Sunday — July 30, 2017
In every age, religious people and religious institutions need prophets. A prophet is not primarily someone who predicts what will happen tomorrow, but a courageous observer who says what’s going wrong today.
In our contemporary world, we certainly need our prophets: in traditional religion and in the American civil religion I touched on last week….
The prophet observes (phase one) what is really going on in society, with a kind of clear and objective vision: avoiding the fantasies and falsifications of narrow-vision special interest people and groups: even if they have high positions in the cathedral across town or the presidential house on Pennsylvania Avenue.
In phase two, the prophet moves into critical thinking: asking whether or not religious believers and spokespersons are truly living according to the faith experience that should be the source and sustainer of the particular religious tradition. A big caveat here of course is that it is much easier to critique someone else’s religious behavior than one’s own. I can, for instance, easily critique the immoral behavior of Islamic terrorists and clearly point out how they are behaving contrary to what is taught in the Quran.
Phase two requires clear thinking based on correct information. It doesn’t happen over night and certainly not in a fit of emotional frenzy or frustration (like the actions of the peeved gun-owner, who takes the law into his or her own hands and shoots to kill).
The problem with phase two is that one can become highly skilled at passing judgment without ever accomplishing anything. It is so easy to be a critic and to get abundant “likes” on Facebook, or to chuckle and applaud the latest Borowitz Report. But then?
Phase three takes conviction and stamina, what we call real guts. Without phase three however our talk (to paraphrase William Shakespeare) can easily become a lot of sound and furry but signify nothing.
In phase three, people take action. In many ways people today need to take action.
When Christian religious leaders, for instance, create qualitative classes of people, they are acting on their own narrow prejudices not the Gospel of Christ. The Roman Catholic bishop of Springfield, Illinois has instructed priests in his diocese to deny communion, the last rites, and funerals to people in same-sex marriages; nor can they be buried in a Catholic cemetery. If one is going the make qualitative classes of Catholics and sanction them, even after death, I would ask the bishop what about all those “good Catholics” who are wife-beaters, child-molesters, cruel employers, political monsters, and financial crooks? What about ecclesiastical bureaucrats who bamboozle people with pious nonsense?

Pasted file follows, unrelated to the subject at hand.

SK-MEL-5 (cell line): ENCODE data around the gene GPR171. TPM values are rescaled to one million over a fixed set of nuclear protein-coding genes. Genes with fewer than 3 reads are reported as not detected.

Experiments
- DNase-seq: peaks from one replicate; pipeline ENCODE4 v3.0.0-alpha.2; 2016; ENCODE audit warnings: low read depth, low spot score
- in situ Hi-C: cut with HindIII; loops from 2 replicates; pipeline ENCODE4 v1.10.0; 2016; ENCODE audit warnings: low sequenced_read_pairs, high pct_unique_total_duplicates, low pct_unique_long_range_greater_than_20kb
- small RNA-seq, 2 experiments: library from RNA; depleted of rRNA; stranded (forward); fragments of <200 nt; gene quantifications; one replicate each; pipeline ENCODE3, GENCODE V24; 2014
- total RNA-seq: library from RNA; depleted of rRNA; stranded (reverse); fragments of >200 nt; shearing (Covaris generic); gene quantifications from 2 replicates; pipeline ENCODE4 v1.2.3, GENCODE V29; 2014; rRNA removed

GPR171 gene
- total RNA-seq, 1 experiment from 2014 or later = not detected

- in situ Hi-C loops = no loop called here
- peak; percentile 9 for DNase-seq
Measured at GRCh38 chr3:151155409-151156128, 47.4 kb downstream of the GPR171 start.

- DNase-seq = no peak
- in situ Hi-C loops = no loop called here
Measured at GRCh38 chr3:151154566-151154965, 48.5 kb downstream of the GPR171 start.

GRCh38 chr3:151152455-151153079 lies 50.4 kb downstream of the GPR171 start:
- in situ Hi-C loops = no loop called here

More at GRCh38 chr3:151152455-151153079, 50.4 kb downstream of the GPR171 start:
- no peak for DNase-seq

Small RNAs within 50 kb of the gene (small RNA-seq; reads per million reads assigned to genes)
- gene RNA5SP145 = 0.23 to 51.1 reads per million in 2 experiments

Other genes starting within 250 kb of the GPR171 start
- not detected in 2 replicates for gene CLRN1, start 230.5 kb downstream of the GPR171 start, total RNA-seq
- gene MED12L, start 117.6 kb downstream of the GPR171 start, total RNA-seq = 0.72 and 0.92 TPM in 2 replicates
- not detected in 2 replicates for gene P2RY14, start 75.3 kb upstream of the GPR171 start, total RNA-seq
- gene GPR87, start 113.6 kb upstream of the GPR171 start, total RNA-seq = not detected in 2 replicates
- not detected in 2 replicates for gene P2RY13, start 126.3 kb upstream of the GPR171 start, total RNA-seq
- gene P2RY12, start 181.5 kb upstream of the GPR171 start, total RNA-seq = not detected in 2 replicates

I don’t care to get into a political debate right now, but one can ask how genuinely American a political leader is who rejects the U.S. foundational teachings of the Declaration of Independence that all people are created equal. I question as well the Christianity of a political leader who promotes and wallows in narcissism, greed, pride, wrath, and lust as though they were the primary Christian virtues.
Healthy Christianity promotes and strengthens a basic sense of inter-personal relatedness, trust, and responsibility. Healthy Christianity promotes and honors human dignity. It empowers people without overpowering them. It promotes charity — not fear — as the key Christian virtue. All actions that denigrate people because of their religious, ethnic or racial origins, gender, and sexual orientation are not just humanly demeaning. They are contrary to the Gospel of Christ.
Observe, judge, and ACT: these are the keys to effective prophetic behavior. Can we not become more prophetic religious people? How can we encourage people to move from critical speaking to effective and constructive action? Can we not turn our churches into prophetic training centers? Who are today’s prophets? How can we promote and sustain them? As we read in Corinthians (1 Cor. 14:29) “Let two or three prophets speak, and let the others weigh what is said.”
….And a very final thought. This from Carl Sagan’s book The Demon-Haunted World: Science as a Candle in the Dark:
“One of the saddest lessons of history is this: If we’ve been bamboozled long enough, we tend to reject any evidence of the bamboozle. We’re no longer interested in finding out the truth. The bamboozle has captured us. It’s simply too painful to acknowledge, even to ourselves, that we’ve been taken. Once you give a charlatan power over you, you almost never get it back.”
Kind regards — Jack